Finally the departure date arrive, and on January 20 we started our own marathon: Barcelona, Madrid and finally Santo Domingo. We landed and we just had to wait for our luggage. While we were in front of the luggage belt, we expected that nothing was forgotten in another airport. We smiled when we saw a man coming with our antennas  … we were lucky. Luggage started to appear, hundreds of huge suitcases, but no trace of our damned red suitcase where we carried the lineal amplifier and other material. After half an hour we were unlucky … but there were more people in the same situation so we didn’t lose the hope. The belt stopped and everybody thought that no more luggage was coming. We couldn’t believe it: our damned red suitcase was lost once again. That suitcase is damned as it usually never arrives at its destination … but normally this happen on the way back!!! We were resigned to doing the claim, when one of the keepers went into the hole where the suitcases were supposed to appear and told us that something was obstructing the belt. He fixed it, but after 2 or 3 more the belt stopped again. They tried it several times, but finally decided to change to another belt. Chaos and confusion. Another belt was opened and …. eureka, after a while our wonderful red suitcase appeared.

 

Now, with all the luggage in our hands, we just had to go through the customs. If our luggage had appeared quickly we are sure that we wouldn’t have had any problems because of all the initial confusion, but after having been waiting more than 40 minutes with a skiing bad and a big box … we were not going to cross the customs so easily as the officers had been observing us for a long time. They asked what we were carrying and after a long explanation and showing all the permits, the officer decided that we should leave the antennas and come back in the next morning, as all the offices were already closed (it was 8 pm). Without losing our calm and with good words, we convinced him that that was impossible for us to come back in the morning as our hotel was situated 200 km far away from the capital and we had no way to come back. In the end, he allowed us to pass, not before telling us that although Indotel had told us that we would have no problems with customs, the rules are established by another department and they could decide what to do. So, we recommend that if you want to go to HI land with a radio equipment, you should get in touch with the Custom Department in advance.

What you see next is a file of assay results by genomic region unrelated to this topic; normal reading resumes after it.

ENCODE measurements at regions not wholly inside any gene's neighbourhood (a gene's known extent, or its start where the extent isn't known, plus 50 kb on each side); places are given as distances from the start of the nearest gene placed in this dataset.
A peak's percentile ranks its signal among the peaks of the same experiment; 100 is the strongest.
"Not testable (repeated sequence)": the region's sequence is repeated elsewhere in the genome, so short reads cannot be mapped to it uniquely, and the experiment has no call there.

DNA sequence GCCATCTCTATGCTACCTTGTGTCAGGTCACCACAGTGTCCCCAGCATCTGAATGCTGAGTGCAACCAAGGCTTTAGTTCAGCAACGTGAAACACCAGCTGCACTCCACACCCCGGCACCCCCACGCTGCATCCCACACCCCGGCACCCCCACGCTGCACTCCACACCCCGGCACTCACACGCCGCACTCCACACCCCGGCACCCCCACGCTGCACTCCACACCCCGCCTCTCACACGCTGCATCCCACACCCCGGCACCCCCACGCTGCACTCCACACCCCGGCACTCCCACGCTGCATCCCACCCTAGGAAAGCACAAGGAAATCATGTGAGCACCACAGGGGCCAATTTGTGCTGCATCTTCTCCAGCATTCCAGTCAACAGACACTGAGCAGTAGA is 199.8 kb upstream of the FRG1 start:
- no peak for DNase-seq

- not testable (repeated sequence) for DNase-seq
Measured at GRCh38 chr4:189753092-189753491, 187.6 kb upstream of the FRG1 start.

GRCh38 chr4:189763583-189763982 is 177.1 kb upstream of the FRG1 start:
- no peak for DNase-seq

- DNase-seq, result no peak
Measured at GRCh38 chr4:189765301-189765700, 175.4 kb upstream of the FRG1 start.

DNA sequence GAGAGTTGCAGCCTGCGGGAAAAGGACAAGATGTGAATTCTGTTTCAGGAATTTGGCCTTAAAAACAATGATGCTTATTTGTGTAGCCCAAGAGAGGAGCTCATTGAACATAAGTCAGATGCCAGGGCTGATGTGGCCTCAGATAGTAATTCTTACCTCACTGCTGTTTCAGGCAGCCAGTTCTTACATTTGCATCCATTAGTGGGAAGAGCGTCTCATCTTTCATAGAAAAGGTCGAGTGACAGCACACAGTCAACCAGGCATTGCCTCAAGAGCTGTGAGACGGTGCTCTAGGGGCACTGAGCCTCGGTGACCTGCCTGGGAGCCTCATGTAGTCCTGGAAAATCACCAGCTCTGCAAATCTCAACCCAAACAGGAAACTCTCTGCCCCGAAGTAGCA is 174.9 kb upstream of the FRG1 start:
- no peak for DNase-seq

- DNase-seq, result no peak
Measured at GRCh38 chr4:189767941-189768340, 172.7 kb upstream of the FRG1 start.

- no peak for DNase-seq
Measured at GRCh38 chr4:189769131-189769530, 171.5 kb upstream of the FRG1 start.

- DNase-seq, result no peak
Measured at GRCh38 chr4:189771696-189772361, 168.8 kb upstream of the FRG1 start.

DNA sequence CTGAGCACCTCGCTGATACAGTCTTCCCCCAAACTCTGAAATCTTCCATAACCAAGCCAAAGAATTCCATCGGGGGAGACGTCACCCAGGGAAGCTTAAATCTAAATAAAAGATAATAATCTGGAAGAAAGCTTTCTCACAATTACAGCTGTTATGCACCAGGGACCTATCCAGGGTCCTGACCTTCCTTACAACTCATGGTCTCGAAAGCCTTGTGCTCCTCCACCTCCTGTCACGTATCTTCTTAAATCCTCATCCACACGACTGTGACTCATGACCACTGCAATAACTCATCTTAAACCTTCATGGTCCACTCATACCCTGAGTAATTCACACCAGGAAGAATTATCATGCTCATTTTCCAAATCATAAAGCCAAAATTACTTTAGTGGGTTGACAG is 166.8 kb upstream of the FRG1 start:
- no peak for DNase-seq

After flights, links and waits, it took nearly 24 hours to reach our destination, and we already had 3 more hours of bus from Santo Domingo to Samana, without forgetting the boat to the island. It was dark night and all those who have already visited that country will know that roads are not very good and that native drive in a special way. With a lot of patience, we get accommodated in the van with a pair of couples that were going to the same hotel, and looked at us with some surprise at the vision of a skiing bag in the middle of the Caribbean, so we were a bit obliged to break the ice and told them that we didn’t expect to ski in the Caribbean mountains, but we were going to make some radio and that the antennas were in the bags. ‘How interesting!!!’, was their answer, although it didn’t sound very convincing.